Argentine soyoil exports slowed by strike as labor strife growsBUENOS AIRES - Argentina soyoil shipments were slowed on Tuesday by the start of a wage strike by a union representing 20 percent of the country's crushing workers, while the powerful CGT dock-workers union debated whether to join work stoppage.
By: Hugh Bronstein, Reuters
BUENOS AIRES - Argentina soyoil shipments were slowed on Tuesday by the start of a wage strike by a union representing 20 percent of the country's crushing workers, while the powerful CGT dock-workers union debated whether to join work stoppage.
Argentina is being racked by wage negotiations driven by inflation estimated by private economists at 25 to 30 percent.
The country is the world's No. 1 exporter of soyoil, used in the international biofuels industry, and soymeal livestock feed. It is also the No. 3 supplier of raw soybeans.
Soy is a key source of protein for cattle, chickens and pigs as world food demand rises and diets in Asia shift from rice toward meat. If the soyoil workers strike spreads to other unions representing stevedores at Argentina's key grains hub of Rosario, all farm exports could be affected, putting upward pressure on world food prices.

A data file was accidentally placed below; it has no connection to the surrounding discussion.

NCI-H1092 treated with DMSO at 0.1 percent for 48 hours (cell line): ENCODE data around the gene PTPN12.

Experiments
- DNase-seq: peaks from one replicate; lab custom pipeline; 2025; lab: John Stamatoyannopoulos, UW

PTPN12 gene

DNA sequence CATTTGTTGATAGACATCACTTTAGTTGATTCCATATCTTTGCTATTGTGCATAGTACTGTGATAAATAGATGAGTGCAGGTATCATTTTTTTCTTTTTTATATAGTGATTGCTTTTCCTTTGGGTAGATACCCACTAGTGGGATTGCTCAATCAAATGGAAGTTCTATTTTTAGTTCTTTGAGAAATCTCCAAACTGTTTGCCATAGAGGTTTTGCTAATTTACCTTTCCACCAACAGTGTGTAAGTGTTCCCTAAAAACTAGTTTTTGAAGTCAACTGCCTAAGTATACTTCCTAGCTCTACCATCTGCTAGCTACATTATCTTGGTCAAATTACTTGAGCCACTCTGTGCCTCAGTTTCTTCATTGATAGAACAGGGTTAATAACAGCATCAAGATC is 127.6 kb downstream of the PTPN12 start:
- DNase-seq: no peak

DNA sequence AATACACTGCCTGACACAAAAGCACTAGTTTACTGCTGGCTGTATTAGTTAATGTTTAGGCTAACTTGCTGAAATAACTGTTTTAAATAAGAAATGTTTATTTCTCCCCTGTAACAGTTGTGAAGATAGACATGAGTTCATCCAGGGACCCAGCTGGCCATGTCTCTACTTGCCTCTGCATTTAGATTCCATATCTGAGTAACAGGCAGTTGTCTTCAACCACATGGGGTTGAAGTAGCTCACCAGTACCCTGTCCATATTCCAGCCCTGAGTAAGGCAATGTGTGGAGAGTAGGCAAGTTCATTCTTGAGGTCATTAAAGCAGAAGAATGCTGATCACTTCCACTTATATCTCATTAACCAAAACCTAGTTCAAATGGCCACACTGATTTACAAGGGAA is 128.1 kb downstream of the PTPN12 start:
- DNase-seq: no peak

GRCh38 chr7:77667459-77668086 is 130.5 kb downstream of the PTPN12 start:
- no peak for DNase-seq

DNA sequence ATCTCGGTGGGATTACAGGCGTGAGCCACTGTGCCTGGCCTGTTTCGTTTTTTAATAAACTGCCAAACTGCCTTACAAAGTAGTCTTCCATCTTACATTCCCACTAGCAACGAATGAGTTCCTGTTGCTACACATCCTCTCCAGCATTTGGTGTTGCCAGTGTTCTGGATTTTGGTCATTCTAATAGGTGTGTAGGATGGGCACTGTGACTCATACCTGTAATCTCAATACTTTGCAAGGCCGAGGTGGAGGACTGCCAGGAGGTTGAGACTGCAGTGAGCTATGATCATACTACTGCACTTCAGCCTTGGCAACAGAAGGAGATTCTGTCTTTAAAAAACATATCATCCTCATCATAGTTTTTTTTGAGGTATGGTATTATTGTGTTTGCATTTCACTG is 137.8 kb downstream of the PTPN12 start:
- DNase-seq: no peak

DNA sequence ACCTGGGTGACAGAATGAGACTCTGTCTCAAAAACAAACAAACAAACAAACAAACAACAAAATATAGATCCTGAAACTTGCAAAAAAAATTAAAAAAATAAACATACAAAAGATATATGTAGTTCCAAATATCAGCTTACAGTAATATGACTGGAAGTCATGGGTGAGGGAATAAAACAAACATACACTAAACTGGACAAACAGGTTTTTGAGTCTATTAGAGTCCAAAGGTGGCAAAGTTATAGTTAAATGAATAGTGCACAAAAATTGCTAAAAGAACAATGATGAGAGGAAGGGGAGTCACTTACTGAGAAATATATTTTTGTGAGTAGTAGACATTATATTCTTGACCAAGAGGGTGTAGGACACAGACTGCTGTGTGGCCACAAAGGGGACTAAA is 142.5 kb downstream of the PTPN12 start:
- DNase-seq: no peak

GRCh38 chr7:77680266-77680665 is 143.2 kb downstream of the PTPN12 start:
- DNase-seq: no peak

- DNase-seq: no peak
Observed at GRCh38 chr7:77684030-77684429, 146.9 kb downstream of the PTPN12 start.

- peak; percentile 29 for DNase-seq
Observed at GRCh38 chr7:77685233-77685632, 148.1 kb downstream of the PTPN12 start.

The strike by the Soyoil Workers Federation comes smack in the middle of what promises to be a record Argentine soy harvest. The CGT labor federation, which represents dock workers and has the power to paralyze Argentina's ports, is set to vote Tuesday night on whether to join the crushers strike.
The soyoil federation met with representatives of the CIARA-CEC export company chamber on Monday at the Labor Ministry in Buenos Aires, but were unable to reach a deal.
The workers are asking for wage hikes of 42 to 48 percent.
"The federation has never been willing to negotiate these percentages," CIARA-CEC said in a statement.
The union issued a statement of its own, accusing CIARA-CEC of not responding to its wage proposal, and promising to continue the strike "as long as it takes."
A representative for the San Lorenzo Soyoil Workers, which represents 80 percent of Argentina's soyoil crushers and is based in the country's main grains hub Rosario, said it has until May 27 to negotiate a wage deal and plans no strikes.
The CGT umbrella labor organization, which represents truck drivers as well as dock workers, may walk off the job as early as Tuesday night.
"We will decide tonight whether to join the Soyoil Federation's strike," said Edgardo Quiroga, spokesman for the CGT, which is also in tough wage talks.
Argentina's 2014/15 crop is expected at a record high 60 million tonnes, the Buenos Aires Grains Exchange said last week, thanks to smooth harvesting and unexpectedly high yields.